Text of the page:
Advanced Search

Home > Journals > Minerva Ginecologica > Past Issues > Minerva Ginecologica 2004 February;56(1) > Minerva Ginecologica 2004 February;56(1):7-14

ISSUES AND ARTICLES   MOST READ   eTOC

CURRENT ISSUEMINERVA GINECOLOGICA

A Journal on Obstetrics and Gynecology

Indexed/Abstracted in: EMBASE, PubMed/MEDLINE, Scopus, Emerging Sources Citation Index

Frequency: Bi-Monthly

ISSN 0026-4784

Online ISSN 1827-1650

 

Minerva Ginecologica 2004 February;56(1):7-14

POLYCYSTIC OVARY SYNDROME 

Diagnosis of polycystic ovary syndrome

Belosi C., Giuliani M., Suriano R., Sagnella F., Lanzone A.

Polycystic ovary syndrome (PCOS) is the most common endocrine disorders among women in reproductive age, but diagnostic criteria used in clinical practice are still controversial. In 1990 the National Institute of HEALTH (NIH) conference on PCOS recommended that diagnostic criteria should include biochemical evidence of hyperandrogenism and ovarian dysfunction (in the absence of non-classical adrenal hyperplasia) without considering the morphological diagnosis of polycystic ovary by ultrasound as an essential part of the diagnosis. In the Rotterdam PCOS workshop of May 2003, however, PCOS is diagnosed when 2 of the following criteria are recognized: oligomenorrhea and/or anovulation, clinical or biochemical signs of hyperandrogenism, ultrasound findings of polycystic ovary. Further-more, it is underlined that the metabolic study is not necessary for PCOS diagnosis, while it is suggested for ''at risk patients'' (obesity, diabetes, familiar and obstetrical history) with an oral glucose tolerance test (OGTT). A recent study carried out by our group underlined the role of ultrasound parameter, in particular suggesting a ratio between ovarian stroma area and total area of the ovarian section (S/A), with a cut-off of 0.34, as ''gold parameter'' for PCOS diagnosis, because it shows high sensitivity and specificity (96.3%, 97.0% for the S/A).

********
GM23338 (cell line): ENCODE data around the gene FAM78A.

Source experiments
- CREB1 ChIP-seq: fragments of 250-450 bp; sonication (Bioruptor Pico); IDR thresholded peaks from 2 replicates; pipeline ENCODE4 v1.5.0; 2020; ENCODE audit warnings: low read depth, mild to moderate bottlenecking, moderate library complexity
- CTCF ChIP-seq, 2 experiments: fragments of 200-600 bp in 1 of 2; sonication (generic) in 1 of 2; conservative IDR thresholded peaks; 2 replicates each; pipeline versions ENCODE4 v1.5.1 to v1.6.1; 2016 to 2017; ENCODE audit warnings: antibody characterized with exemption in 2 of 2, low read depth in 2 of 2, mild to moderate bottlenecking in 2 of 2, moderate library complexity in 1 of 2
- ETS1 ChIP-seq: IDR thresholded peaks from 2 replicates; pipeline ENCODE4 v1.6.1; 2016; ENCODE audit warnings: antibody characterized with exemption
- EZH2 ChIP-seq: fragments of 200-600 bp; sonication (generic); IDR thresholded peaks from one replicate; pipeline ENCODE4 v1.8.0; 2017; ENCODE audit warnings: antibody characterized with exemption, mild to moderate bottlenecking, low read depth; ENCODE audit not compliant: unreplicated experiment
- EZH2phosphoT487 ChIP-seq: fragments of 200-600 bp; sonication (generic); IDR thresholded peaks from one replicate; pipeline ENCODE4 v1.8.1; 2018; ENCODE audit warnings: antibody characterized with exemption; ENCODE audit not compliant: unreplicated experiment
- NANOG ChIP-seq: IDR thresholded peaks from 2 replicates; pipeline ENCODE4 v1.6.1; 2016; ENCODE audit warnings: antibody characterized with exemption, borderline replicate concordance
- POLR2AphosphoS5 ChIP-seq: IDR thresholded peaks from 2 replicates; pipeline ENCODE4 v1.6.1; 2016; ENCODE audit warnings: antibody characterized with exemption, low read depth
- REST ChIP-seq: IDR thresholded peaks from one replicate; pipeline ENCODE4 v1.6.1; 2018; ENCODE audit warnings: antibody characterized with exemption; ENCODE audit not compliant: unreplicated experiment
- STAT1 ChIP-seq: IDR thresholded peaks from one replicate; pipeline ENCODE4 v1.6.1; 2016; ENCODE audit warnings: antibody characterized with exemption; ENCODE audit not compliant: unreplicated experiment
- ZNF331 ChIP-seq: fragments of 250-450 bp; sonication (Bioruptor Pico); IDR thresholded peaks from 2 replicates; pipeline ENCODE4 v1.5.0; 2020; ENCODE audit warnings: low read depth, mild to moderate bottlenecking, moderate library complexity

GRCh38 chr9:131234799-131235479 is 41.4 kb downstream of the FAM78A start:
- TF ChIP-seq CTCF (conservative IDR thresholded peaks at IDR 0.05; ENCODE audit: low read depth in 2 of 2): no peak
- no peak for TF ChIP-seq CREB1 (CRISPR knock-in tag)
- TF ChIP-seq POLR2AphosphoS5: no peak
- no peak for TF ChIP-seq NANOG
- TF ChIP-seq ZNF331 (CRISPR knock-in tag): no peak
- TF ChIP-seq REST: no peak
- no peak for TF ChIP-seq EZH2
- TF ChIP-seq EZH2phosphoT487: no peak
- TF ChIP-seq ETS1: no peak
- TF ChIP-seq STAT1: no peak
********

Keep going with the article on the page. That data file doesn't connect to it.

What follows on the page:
language: Italian


FULL TEXT  REPRINTS

top of page